3. iPad Mini 4
If you’re willing to pay up and have a child that isn’t reckless like mine, consider the iPad Mini4. The screen, performance, camera, and battery life, are about as good as you’ll find.
The Apple iPad Mini 4 is about as smooth of a device as you can come across. Unfortunately, it doesn’t allow expansion through a MicroSD card. So, if you need expansion you’ll need to pay up for the 64GB or 128GB versions. In addition, you’ll need to install parental control apps and purchase a kid shock-proof case separately.
If you want to stick with Apple but don’t want to pay up, consider going with the Apple iPad Mini 2 for around half the price. It’s still a great performer despite its late 2013 release.
2. Samsung Galaxy Tab 3 Lite Kids Edition or Samsung Galaxy Tab 4
I wanted to give you two options here when it comes to Samsung tablets, as I feel that one is distinctly better than the other. For around $120 you can get the Samsung Galaxy Tab 3 Kids edition with a nice case and somewhat slow processor. The device is nice for some, as it comes with parental controls out of the gate and some fairly good features.
Skip the Kids Edition and go for the Galaxy Tab 4.
You could also go with the Samsung Galaxy Tab 4, get a kid case compatible with the Galaxy Tab 4, download a few apps, and have a much better experience overall for a price tag of around $160 (after the case).
The Galaxy Tab 4 features a 1280×800 WXGA resolution screen, a quick 1.2GHz quad-core processor, and 8GB of internal memory that’s upgradeable to 32GB with a microSD card.
If you’re tech-savvy at all, the Galaxy Tab 4 is probably the most attractive tablet for kids in the $150 space. It has a great screen, runs all modern apps, and has a great camera as well.
1. Kindle Fire 7″ 5th Generation
Towards the end of 2015 Amazon released its 5th generation Kindle Fire for $50 and its Kid’s Edition for $100. This tablet has a lot to offer, including an IPS screen and a processor that’s very capable of handling modern apps. For the price, you won’t find better.
Kindle Fire 7″ What You Need to Know Before you Buy:
There’s a reason that the Amazon Kindle Fire offers more than other tablets. It’s because Amazon has the potential to make a lot of money from you through its own website.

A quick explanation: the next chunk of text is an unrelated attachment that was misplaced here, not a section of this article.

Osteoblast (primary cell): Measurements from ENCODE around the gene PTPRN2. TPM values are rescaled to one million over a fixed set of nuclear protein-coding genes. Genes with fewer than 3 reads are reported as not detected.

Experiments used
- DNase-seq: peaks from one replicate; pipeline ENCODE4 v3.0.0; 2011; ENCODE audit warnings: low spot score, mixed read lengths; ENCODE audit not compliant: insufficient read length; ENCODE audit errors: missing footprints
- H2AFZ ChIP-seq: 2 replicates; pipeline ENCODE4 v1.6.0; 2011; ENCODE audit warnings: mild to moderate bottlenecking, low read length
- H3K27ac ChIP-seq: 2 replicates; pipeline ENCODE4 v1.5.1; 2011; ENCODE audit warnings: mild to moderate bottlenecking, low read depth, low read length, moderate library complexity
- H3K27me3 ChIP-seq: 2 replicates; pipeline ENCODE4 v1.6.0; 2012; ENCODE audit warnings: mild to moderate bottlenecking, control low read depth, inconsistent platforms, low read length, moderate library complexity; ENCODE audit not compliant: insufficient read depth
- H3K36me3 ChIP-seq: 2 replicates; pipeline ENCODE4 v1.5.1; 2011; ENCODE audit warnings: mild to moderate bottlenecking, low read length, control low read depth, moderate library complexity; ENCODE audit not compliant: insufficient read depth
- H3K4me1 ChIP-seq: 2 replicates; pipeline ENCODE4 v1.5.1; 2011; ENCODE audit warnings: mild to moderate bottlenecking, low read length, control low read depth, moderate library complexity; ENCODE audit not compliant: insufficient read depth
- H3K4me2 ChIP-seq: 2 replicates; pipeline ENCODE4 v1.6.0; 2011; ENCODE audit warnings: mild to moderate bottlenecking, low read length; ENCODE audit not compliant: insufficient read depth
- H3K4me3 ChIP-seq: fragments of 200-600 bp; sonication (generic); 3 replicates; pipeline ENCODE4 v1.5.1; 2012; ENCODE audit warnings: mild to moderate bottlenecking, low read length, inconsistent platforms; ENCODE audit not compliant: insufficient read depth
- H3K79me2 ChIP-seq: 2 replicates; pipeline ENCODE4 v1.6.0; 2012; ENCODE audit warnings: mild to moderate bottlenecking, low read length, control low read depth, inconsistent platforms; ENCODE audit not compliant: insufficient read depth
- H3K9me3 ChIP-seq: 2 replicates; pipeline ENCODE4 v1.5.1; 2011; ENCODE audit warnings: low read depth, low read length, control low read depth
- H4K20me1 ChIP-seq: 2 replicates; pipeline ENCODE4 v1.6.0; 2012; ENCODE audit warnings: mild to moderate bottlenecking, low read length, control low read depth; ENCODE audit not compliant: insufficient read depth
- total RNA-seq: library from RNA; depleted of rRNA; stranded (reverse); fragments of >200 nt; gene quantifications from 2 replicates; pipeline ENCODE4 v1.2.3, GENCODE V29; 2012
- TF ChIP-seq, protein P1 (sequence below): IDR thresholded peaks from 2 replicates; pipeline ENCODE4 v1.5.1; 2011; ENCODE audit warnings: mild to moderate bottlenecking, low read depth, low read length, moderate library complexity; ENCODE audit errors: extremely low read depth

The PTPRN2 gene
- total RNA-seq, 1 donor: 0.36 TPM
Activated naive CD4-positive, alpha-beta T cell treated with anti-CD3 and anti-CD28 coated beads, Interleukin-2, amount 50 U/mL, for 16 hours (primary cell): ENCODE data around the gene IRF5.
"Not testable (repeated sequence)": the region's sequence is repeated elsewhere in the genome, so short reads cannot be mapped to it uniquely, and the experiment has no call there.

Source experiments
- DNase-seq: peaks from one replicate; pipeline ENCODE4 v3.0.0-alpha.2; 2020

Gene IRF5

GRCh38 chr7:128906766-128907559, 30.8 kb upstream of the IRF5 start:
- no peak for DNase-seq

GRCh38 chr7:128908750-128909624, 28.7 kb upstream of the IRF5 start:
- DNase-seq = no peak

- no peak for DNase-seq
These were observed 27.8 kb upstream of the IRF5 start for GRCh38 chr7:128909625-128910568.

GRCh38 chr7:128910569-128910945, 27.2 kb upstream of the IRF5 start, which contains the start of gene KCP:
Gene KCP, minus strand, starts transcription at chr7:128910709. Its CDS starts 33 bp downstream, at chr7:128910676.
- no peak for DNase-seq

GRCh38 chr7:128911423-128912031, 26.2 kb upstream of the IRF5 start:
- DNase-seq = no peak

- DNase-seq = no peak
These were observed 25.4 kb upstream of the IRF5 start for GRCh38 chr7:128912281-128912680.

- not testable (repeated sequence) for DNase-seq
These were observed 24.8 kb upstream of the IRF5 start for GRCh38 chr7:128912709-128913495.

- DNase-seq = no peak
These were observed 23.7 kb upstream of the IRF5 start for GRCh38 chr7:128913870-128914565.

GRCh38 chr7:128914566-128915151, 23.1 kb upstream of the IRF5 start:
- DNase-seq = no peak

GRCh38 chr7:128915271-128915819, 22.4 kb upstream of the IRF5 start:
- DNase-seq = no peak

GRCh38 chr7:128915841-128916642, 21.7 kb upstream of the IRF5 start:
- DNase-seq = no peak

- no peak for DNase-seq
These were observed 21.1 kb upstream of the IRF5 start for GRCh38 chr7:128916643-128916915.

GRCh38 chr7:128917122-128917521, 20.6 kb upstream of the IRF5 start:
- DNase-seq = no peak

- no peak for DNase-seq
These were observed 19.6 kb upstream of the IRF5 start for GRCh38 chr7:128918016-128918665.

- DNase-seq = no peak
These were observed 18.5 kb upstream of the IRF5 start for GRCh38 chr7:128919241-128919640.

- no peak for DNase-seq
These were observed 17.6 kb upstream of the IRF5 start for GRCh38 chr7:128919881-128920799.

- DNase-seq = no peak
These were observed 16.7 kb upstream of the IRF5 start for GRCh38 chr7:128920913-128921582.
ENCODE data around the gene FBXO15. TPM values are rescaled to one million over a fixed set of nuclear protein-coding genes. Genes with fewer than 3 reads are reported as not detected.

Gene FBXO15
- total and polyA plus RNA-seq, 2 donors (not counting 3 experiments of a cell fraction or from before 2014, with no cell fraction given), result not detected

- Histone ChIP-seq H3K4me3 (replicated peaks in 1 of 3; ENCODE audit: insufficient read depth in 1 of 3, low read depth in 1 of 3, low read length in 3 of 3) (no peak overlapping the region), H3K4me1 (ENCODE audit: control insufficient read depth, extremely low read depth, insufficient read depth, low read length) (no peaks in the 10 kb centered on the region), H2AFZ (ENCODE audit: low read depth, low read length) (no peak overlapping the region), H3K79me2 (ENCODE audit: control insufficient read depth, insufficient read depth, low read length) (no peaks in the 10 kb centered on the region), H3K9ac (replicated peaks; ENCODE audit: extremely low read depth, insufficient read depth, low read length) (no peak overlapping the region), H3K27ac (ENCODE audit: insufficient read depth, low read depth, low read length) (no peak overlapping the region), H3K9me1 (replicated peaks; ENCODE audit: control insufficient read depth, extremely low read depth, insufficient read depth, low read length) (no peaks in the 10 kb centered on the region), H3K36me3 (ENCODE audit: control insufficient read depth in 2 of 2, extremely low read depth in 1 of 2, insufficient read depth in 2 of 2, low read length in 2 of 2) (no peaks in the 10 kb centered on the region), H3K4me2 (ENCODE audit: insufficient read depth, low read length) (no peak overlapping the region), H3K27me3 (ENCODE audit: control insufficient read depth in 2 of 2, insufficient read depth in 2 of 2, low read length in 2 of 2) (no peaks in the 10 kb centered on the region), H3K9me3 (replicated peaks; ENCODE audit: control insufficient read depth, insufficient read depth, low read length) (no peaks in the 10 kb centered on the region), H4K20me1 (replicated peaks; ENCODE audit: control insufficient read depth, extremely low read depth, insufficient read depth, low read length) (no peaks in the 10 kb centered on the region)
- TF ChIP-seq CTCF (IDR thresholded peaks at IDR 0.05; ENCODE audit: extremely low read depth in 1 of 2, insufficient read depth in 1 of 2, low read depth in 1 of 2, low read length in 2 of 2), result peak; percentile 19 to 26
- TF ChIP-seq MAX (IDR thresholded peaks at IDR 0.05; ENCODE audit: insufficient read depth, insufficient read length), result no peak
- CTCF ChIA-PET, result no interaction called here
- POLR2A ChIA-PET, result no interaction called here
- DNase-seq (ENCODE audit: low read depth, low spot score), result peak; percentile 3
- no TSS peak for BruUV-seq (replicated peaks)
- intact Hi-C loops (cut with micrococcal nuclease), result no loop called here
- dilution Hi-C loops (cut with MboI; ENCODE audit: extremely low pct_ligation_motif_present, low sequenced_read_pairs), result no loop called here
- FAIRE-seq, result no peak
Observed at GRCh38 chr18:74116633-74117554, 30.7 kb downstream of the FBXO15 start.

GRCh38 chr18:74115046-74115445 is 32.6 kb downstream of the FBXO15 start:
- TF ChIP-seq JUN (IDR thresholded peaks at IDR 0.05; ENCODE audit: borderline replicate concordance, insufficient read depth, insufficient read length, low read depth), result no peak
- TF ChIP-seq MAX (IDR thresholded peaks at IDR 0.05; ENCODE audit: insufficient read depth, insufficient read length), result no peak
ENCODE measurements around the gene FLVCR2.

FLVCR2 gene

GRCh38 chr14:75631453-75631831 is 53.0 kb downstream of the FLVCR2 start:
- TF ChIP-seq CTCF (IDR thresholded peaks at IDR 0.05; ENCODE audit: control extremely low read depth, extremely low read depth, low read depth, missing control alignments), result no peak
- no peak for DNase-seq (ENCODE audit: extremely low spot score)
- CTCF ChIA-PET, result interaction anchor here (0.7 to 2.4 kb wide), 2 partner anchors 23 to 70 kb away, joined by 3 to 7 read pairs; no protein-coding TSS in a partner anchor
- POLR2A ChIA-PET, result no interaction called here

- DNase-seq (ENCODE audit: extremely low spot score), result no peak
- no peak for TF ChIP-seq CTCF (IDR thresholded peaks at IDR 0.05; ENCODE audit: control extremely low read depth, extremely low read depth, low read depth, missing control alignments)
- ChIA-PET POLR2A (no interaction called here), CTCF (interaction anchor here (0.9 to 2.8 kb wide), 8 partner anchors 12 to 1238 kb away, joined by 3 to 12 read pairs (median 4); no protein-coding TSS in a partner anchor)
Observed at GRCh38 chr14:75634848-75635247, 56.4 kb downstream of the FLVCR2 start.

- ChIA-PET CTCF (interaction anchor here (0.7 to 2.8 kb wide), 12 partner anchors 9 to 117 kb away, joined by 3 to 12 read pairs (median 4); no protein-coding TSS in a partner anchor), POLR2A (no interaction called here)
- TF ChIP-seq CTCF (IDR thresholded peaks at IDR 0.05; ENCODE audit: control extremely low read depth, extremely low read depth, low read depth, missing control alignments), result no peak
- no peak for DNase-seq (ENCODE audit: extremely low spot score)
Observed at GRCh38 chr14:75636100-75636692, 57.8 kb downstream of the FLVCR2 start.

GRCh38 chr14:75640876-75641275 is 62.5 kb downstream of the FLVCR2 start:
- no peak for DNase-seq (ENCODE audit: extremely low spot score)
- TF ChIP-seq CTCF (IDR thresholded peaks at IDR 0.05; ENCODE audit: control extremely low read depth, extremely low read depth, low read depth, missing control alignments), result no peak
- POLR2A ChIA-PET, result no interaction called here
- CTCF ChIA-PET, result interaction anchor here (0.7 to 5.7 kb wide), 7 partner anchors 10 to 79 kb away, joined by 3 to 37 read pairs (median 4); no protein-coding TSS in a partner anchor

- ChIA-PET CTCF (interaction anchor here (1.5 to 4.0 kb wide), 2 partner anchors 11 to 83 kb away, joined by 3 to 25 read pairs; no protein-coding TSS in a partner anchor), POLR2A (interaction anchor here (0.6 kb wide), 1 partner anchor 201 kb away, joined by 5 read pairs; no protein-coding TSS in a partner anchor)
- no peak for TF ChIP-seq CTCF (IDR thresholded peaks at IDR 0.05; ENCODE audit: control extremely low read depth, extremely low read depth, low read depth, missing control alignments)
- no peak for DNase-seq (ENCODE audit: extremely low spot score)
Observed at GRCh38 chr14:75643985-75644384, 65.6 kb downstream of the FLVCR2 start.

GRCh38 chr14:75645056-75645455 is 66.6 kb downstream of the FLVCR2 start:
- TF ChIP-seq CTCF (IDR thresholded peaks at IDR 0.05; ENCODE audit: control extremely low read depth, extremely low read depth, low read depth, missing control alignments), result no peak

A Few Caveats:
In order to be able to make that money, Amazon uses it’s own version of the Android Operating System that doesn’t allow you to download the Google Play Store. This means you’ll have to use the Amazon App store for your favorite apps. In addition, Amazon also incorporates advertisements on its lock screen. These advertisements can be removed if you pay $15.
If you’re tech-savvy, then there are ways of getting around both of these. Scripts through various websites will take you easily through the process of both removing these advertisements and installing the Google Play Store. Even if you aren’t tech-savvy, there’s still a lot to like about the Kindle Fire’s performance as long as you understand it’s caveats.
Should You Buy the Kids Edition?
At twice the price, you may be wondering whether the Amazon Fire Kids Edition is worth it or not. The basic difference between it and the standard version is that it comes with a silicone case, a 2-year accident worry-free guarantee, and a year of Kids FreeTime Unlimited.
FreeTime Unlimited is a service which allows your kids up to 10,000 free books, TV shows, apps, and games. The cost structure is below.
With OverDrive and free apps available to the general public and to Prime Members, Freetime Unlimited certainly isn’t required. It’s definitely an option for those who want safe options with their kids without having to think about it.
Overall, the Kindle Fire not only has the best performance in its price range, it also has some of the best parental control features available. In my opinion, it’s well worth working with Amazon’s stipulations for all the benefits you receive. Ultimately, my wife and I were able to get 4 of these on a Black Friday deal for $35 a piece, outfitting all our kids with tablets for the price of $140. If one breaks, at least we don’t have to mortgage the house to get another.